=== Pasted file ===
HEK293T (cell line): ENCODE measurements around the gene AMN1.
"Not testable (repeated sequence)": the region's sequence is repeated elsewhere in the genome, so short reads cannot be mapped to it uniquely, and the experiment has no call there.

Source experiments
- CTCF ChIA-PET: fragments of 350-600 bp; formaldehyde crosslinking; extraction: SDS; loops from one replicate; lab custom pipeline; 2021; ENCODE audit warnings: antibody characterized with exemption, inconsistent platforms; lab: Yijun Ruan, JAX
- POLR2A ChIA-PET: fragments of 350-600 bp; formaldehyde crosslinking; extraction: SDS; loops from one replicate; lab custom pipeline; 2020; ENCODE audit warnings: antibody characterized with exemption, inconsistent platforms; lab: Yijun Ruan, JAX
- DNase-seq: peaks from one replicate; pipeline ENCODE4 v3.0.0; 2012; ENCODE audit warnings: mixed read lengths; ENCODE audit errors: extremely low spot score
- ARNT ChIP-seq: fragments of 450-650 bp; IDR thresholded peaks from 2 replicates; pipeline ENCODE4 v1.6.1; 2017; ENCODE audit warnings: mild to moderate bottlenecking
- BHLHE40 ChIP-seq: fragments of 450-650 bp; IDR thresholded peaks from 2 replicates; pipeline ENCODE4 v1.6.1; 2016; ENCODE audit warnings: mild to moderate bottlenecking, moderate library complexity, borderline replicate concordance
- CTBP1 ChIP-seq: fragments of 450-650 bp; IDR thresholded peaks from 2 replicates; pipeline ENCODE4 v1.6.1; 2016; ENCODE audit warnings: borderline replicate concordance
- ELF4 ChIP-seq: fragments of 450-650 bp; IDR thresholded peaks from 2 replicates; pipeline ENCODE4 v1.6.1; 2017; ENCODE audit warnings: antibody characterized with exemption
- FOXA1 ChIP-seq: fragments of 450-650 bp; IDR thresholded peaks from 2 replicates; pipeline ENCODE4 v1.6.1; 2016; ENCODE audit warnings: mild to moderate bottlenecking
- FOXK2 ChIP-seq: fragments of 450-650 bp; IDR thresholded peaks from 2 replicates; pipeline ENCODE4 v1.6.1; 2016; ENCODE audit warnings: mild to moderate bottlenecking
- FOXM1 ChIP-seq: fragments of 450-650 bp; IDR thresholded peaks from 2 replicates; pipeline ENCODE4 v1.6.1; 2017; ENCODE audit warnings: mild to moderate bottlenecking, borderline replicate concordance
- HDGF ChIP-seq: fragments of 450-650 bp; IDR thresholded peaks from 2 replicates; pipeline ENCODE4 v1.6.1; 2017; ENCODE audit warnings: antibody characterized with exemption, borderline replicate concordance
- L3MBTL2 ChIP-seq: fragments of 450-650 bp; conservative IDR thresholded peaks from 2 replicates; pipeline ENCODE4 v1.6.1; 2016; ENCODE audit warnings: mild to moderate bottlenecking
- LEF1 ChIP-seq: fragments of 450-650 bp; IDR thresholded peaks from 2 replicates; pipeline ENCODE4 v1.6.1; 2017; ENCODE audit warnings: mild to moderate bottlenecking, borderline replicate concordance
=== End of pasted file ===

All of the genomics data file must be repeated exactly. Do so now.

HEK293T (cell line): ENCODE measurements around the gene AMN1.
"Not testable (repeated sequence)": the region's sequence is repeated elsewhere in the genome, so short reads cannot be mapped to it uniquely, and the experiment has no call there.

Source experiments
- CTCF ChIA-PET: fragments of 350-600 bp; formaldehyde crosslinking; extraction: SDS; loops from one replicate; lab custom pipeline; 2021; ENCODE audit warnings: antibody characterized with exemption, inconsistent platforms; lab: Yijun Ruan, JAX
- POLR2A ChIA-PET: fragments of 350-600 bp; formaldehyde crosslinking; extraction: SDS; loops from one replicate; lab custom pipeline; 2020; ENCODE audit warnings: antibody characterized with exemption, inconsistent platforms; lab: Yijun Ruan, JAX
- DNase-seq: peaks from one replicate; pipeline ENCODE4 v3.0.0; 2012; ENCODE audit warnings: mixed read lengths; ENCODE audit errors: extremely low spot score
- ARNT ChIP-seq: fragments of 450-650 bp; IDR thresholded peaks from 2 replicates; pipeline ENCODE4 v1.6.1; 2017; ENCODE audit warnings: mild to moderate bottlenecking
- BHLHE40 ChIP-seq: fragments of 450-650 bp; IDR thresholded peaks from 2 replicates; pipeline ENCODE4 v1.6.1; 2016; ENCODE audit warnings: mild to moderate bottlenecking, moderate library complexity, borderline replicate concordance
- CTBP1 ChIP-seq: fragments of 450-650 bp; IDR thresholded peaks from 2 replicates; pipeline ENCODE4 v1.6.1; 2016; ENCODE audit warnings: borderline replicate concordance
- ELF4 ChIP-seq: fragments of 450-650 bp; IDR thresholded peaks from 2 replicates; pipeline ENCODE4 v1.6.1; 2017; ENCODE audit warnings: antibody characterized with exemption
- FOXA1 ChIP-seq: fragments of 450-650 bp; IDR thresholded peaks from 2 replicates; pipeline ENCODE4 v1.6.1; 2016; ENCODE audit warnings: mild to moderate bottlenecking
- FOXK2 ChIP-seq: fragments of 450-650 bp; IDR thresholded peaks from 2 replicates; pipeline ENCODE4 v1.6.1; 2016; ENCODE audit warnings: mild to moderate bottlenecking
- FOXM1 ChIP-seq: fragments of 450-650 bp; IDR thresholded peaks from 2 replicates; pipeline ENCODE4 v1.6.1; 2017; ENCODE audit warnings: mild to moderate bottlenecking, borderline replicate concordance
- HDGF ChIP-seq: fragments of 450-650 bp; IDR thresholded peaks from 2 replicates; pipeline ENCODE4 v1.6.1; 2017; ENCODE audit warnings: antibody characterized with exemption, borderline replicate concordance
- L3MBTL2 ChIP-seq: fragments of 450-650 bp; conservative IDR thresholded peaks from 2 replicates; pipeline ENCODE4 v1.6.1; 2016; ENCODE audit warnings: mild to moderate bottlenecking
- LEF1 ChIP-seq: fragments of 450-650 bp; IDR thresholded peaks from 2 replicates; pipeline ENCODE4 v1.6.1; 2017; ENCODE audit warnings: mild to moderate bottlenecking, borderline replicate concordance